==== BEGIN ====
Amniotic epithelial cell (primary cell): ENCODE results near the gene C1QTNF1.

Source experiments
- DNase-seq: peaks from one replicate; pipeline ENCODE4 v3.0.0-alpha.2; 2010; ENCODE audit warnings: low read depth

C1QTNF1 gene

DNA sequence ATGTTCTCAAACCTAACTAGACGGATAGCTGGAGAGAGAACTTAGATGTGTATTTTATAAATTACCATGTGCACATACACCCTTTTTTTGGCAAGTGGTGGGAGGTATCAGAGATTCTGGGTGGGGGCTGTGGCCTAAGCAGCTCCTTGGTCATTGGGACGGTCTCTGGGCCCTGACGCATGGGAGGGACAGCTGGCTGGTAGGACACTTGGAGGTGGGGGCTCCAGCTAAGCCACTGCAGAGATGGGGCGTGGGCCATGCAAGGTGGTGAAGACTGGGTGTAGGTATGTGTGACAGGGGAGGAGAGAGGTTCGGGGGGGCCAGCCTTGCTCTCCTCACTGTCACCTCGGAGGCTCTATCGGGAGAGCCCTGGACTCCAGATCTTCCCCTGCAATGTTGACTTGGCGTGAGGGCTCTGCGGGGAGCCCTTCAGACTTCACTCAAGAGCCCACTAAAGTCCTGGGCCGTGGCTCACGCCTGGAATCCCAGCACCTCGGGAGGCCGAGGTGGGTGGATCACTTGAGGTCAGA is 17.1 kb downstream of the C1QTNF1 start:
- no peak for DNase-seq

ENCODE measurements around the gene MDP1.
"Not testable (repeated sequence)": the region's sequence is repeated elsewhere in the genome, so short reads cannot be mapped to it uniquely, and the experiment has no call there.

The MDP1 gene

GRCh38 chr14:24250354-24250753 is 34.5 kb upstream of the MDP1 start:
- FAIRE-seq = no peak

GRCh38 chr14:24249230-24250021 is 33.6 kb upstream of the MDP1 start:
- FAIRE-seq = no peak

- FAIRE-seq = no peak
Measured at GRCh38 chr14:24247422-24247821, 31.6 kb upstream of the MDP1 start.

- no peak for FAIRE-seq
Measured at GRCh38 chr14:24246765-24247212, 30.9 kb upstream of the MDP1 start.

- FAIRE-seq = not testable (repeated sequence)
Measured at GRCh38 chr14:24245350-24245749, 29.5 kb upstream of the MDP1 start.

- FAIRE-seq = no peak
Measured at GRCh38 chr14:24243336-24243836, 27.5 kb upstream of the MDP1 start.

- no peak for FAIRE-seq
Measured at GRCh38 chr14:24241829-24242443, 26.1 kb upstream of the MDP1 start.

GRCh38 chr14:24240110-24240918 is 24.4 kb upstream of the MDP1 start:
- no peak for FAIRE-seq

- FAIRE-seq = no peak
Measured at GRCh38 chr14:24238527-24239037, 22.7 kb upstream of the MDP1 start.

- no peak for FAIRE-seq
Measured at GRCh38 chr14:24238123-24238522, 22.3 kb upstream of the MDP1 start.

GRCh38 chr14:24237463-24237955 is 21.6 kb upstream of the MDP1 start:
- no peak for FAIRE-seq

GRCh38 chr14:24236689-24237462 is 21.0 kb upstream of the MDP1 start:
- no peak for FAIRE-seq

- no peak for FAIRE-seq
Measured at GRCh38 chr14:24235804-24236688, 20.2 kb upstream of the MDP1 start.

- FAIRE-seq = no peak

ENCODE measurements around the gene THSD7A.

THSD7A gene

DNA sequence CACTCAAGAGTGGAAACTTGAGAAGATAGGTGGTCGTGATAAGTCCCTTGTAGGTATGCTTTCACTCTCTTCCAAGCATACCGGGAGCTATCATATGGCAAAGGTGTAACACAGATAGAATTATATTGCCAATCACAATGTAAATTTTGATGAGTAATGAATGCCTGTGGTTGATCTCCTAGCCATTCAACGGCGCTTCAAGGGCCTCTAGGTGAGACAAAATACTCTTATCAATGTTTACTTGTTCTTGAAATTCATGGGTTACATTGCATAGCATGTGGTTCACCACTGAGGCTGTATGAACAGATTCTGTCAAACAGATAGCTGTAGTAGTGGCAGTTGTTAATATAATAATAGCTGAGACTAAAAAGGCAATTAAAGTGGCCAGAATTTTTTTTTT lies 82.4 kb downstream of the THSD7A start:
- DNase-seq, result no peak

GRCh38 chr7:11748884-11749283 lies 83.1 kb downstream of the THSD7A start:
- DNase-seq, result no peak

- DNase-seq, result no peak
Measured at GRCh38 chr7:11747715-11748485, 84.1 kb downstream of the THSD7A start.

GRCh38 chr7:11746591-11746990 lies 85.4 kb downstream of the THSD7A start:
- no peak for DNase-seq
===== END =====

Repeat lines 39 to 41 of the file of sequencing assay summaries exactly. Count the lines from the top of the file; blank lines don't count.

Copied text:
DNA sequence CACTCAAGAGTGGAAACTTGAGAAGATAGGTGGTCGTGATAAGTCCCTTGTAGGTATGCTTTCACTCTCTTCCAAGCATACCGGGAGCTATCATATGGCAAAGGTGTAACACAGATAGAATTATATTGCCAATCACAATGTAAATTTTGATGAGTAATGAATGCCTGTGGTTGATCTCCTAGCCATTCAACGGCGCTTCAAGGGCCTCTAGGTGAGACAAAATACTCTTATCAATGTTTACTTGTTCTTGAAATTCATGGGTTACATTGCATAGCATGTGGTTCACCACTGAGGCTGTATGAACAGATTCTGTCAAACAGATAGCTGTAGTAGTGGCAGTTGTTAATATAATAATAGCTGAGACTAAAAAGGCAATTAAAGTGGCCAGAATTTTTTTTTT lies 82.4 kb downstream of the THSD7A start:
- DNase-seq, result no peak

GRCh38 chr7:11748884-11749283 lies 83.1 kb downstream of the THSD7A start: